5313    <t>
5314      Get rid of prose rules that span multiple lines.
5315    </t>
5316    <t>
5317      Get rid of unused rules LOALPHA and UPALPHA.
5318    </t>
5319    <t>
5320      Move "Product Tokens" section (back) into Part 1, as "token" is used
5321      in the definition of the Upgrade header field.
5322    </t>
5323    <t>
5324      Add explicit references to BNF syntax and rules imported from other parts of the specification.
5325    </t>
5326    <t>
5327      Rewrite prose rule "token" in terms of "tchar", rewrite prose rule "TEXT".
5328    </t>
5329  </list>
5333<section title="Since draft-ietf-httpbis-p1-messaging-02" anchor="changes.since.02">
5335  Closed issues:
5336  <list style="symbols">
5337    <t>
5338      <eref target=""/>:
5339      "HTTP-date vs. rfc1123-date"
5340    </t>
5341    <t>
5342      <eref target=""/>:
5343      "WS in quoted-pair"
5344    </t>
5345  </list>
5348  Ongoing work on IANA Message Header Field Registration (<eref target=""/>):
5349  <list style="symbols">
5350    <t>
5351      Reference RFC 3984, and update header field registrations for headers defined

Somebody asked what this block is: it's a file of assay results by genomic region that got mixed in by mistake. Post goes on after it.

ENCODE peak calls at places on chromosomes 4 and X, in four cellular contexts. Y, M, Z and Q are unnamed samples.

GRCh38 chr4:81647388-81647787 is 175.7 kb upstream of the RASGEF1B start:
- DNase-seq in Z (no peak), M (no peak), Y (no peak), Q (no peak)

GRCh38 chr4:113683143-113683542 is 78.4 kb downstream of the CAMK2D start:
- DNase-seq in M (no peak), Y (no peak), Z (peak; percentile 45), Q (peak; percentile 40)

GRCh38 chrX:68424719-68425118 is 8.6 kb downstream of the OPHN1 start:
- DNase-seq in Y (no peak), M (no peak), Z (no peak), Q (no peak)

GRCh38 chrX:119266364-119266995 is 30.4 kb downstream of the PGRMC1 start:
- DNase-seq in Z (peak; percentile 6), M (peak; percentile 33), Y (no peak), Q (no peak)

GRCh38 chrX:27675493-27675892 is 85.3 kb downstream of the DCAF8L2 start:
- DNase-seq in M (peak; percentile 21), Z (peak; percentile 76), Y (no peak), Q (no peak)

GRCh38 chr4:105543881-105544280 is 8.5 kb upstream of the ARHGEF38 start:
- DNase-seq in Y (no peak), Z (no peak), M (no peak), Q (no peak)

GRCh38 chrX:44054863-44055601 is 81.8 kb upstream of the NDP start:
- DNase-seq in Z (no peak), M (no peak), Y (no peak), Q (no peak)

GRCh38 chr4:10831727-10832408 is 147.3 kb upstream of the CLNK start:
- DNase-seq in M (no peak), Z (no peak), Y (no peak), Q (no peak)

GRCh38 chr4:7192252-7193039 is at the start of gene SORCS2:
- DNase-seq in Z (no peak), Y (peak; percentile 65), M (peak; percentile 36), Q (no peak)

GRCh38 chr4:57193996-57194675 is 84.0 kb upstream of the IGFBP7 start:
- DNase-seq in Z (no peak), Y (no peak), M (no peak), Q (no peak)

5352      in this document.
5353    </t>
5354  </list>
5357  Ongoing work on ABNF conversion (<eref target=""/>):
5358  <list style="symbols">
5359    <t>
5360      Replace string literals when the string really is case-sensitive (HTTP-Version).
5361    </t>
5362  </list>
5366<section title="Since draft-ietf-httpbis-p1-messaging-03" anchor="changes.since.03">
5368  Closed issues:
5369  <list style="symbols">
5370    <t>
5371      <eref target=""/>:
5372      "Connection closing"
5373    </t>
5374    <t>
5375      <eref target=""/>:
5376      "Move registrations and registry information to IANA Considerations"
5377    </t>
5378    <t>
5379      <eref target=""/>:
5380      "need new URL for PAD1995 reference"
5381    </t>